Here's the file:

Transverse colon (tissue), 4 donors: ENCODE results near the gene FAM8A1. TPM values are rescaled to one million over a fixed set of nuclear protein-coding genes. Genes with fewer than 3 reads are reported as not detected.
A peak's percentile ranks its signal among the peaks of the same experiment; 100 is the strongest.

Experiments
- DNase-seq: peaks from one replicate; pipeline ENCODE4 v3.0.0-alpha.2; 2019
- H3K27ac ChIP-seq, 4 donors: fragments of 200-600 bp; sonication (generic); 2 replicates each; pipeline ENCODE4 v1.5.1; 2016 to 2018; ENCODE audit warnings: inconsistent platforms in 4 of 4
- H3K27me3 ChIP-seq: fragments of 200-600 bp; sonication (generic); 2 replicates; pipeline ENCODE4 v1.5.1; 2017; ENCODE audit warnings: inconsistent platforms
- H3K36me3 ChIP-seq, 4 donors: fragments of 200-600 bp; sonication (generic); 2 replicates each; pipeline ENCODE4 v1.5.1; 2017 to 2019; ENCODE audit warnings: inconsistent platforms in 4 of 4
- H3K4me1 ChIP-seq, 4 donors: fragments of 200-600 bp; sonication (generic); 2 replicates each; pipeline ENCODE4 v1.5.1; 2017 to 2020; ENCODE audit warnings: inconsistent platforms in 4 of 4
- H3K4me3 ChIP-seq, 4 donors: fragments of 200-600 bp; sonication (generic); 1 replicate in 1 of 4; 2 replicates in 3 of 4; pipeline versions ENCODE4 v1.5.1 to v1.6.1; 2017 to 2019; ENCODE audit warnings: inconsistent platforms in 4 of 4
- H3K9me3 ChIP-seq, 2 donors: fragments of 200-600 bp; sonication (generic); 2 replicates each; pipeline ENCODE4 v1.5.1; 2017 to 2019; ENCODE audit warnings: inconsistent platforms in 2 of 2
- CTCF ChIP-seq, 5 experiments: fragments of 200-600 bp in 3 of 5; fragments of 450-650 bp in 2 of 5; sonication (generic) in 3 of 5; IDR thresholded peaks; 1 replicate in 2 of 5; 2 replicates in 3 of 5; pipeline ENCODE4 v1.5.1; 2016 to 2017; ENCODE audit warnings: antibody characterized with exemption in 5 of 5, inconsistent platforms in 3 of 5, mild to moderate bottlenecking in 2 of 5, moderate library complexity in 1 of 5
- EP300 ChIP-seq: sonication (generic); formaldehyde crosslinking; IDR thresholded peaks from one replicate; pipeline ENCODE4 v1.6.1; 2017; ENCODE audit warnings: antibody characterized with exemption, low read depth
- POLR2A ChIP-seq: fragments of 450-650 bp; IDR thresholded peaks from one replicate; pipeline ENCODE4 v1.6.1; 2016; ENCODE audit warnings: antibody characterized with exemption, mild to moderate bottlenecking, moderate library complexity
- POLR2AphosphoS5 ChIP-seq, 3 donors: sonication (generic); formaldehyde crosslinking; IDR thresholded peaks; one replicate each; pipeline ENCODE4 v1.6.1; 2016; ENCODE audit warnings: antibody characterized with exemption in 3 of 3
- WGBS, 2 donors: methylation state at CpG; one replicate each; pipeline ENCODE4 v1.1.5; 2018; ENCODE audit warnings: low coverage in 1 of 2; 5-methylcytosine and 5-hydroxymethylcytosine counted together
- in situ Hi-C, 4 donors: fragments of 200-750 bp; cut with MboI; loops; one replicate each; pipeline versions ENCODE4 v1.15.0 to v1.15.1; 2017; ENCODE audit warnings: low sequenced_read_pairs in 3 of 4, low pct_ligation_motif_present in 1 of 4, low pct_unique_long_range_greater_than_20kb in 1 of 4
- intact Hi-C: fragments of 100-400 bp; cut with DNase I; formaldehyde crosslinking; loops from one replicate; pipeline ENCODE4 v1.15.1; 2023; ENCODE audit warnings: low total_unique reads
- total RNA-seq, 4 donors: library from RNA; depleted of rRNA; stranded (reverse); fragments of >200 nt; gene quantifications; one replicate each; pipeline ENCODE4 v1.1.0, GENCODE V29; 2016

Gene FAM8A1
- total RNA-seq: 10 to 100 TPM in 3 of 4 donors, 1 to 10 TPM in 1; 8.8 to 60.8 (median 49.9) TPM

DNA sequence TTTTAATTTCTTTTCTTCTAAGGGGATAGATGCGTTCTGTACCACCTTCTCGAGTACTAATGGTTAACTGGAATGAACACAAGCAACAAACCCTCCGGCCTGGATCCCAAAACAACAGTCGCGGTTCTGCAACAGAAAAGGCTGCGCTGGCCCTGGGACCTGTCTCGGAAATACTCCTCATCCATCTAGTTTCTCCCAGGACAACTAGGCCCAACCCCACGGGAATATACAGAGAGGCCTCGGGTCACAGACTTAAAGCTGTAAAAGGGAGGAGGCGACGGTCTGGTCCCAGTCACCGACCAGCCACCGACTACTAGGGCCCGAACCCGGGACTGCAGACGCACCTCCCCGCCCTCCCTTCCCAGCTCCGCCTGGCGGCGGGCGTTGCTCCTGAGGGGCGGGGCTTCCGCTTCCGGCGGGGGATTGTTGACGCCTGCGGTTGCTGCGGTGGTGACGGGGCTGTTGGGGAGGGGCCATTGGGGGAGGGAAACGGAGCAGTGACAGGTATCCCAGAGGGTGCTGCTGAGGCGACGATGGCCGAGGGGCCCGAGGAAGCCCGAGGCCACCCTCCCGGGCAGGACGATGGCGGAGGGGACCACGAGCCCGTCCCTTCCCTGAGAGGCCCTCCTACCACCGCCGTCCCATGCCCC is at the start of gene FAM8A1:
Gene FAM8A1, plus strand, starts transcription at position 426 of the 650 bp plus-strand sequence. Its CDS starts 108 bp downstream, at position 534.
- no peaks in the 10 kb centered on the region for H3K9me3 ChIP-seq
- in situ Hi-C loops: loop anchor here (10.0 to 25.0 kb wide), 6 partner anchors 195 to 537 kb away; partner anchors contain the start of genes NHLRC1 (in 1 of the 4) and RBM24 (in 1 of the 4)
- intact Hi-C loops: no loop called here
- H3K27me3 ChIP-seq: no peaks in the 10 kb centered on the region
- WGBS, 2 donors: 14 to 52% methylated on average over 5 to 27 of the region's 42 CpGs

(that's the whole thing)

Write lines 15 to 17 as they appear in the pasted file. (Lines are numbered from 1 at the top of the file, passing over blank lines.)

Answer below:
- WGBS, 2 donors: methylation state at CpG; one replicate each; pipeline ENCODE4 v1.1.5; 2018; ENCODE audit warnings: low coverage in 1 of 2; 5-methylcytosine and 5-hydroxymethylcytosine counted together
- in situ Hi-C, 4 donors: fragments of 200-750 bp; cut with MboI; loops; one replicate each; pipeline versions ENCODE4 v1.15.0 to v1.15.1; 2017; ENCODE audit warnings: low sequenced_read_pairs in 3 of 4, low pct_ligation_motif_present in 1 of 4, low pct_unique_long_range_greater_than_20kb in 1 of 4
- intact Hi-C: fragments of 100-400 bp; cut with DNase I; formaldehyde crosslinking; loops from one replicate; pipeline ENCODE4 v1.15.1; 2023; ENCODE audit warnings: low total_unique reads